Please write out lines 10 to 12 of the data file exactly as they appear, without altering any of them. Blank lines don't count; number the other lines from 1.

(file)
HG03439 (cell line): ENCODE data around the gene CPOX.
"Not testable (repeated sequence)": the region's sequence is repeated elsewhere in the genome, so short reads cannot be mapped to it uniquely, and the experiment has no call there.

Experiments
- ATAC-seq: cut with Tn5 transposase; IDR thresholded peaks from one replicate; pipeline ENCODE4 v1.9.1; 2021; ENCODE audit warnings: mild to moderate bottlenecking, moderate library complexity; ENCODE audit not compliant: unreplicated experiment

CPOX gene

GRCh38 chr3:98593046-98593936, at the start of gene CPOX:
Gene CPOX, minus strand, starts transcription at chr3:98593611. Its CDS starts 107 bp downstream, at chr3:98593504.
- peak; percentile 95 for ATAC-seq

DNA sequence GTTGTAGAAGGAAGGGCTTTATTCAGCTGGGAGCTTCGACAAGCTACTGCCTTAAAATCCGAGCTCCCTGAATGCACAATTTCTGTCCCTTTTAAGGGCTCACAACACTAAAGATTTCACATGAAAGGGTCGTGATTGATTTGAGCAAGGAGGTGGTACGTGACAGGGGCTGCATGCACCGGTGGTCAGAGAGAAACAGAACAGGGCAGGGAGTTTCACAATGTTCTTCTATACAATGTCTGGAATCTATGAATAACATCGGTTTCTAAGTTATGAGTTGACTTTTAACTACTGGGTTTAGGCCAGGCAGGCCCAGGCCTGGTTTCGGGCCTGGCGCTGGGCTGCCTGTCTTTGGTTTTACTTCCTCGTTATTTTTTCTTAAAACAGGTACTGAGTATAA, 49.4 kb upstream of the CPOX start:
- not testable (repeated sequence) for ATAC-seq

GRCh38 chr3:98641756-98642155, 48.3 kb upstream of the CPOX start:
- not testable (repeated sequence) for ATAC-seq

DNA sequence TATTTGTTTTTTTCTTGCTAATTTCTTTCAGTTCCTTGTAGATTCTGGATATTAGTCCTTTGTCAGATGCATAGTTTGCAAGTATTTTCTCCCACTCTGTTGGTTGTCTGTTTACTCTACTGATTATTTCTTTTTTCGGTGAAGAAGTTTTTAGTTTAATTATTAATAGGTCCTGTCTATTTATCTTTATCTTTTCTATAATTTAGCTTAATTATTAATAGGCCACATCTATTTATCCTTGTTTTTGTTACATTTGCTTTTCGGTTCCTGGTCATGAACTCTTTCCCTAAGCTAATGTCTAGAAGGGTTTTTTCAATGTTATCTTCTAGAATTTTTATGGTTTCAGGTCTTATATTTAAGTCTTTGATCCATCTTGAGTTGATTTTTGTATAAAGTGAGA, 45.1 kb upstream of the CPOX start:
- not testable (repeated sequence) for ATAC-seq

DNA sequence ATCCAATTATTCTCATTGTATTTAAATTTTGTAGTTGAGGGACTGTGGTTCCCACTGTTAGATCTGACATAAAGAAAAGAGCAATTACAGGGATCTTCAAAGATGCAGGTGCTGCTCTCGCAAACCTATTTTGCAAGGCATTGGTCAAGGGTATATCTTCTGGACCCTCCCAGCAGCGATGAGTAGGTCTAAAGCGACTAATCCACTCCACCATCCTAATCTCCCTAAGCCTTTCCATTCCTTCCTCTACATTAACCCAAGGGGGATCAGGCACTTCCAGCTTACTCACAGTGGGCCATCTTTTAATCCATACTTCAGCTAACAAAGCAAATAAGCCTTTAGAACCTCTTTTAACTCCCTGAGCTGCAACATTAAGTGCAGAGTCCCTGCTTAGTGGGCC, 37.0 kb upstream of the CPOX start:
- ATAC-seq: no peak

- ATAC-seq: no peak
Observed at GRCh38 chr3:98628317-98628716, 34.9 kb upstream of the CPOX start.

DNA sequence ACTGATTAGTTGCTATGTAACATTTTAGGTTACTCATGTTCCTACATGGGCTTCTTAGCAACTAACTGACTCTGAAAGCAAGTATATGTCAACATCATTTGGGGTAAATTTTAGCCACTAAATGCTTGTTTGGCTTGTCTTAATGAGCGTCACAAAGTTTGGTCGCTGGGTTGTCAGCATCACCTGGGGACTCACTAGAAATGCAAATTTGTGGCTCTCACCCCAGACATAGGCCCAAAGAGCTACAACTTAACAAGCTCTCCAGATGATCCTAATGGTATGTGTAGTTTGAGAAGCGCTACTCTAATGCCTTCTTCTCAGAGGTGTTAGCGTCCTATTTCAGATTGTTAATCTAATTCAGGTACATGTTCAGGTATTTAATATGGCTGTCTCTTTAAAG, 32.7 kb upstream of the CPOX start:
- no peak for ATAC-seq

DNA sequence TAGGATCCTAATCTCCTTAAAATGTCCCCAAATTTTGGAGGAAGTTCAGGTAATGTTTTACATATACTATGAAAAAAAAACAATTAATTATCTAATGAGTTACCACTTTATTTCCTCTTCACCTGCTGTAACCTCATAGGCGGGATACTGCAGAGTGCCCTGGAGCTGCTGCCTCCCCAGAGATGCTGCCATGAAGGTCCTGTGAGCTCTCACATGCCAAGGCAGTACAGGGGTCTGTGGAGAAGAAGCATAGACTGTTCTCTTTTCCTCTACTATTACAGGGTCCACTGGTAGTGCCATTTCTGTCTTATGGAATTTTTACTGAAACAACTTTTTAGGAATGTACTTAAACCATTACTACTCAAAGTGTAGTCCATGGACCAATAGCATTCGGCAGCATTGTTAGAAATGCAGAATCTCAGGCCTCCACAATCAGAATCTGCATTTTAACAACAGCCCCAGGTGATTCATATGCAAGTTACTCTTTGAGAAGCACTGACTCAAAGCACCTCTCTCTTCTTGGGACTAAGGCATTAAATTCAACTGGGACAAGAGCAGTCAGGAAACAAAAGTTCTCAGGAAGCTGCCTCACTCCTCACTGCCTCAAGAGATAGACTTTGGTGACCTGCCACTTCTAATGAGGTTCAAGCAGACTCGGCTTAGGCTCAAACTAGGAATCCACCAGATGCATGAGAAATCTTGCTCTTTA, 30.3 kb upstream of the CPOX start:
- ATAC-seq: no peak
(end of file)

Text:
- not testable (repeated sequence) for ATAC-seq

GRCh38 chr3:98641756-98642155, 48.3 kb upstream of the CPOX start:
- not testable (repeated sequence) for ATAC-seq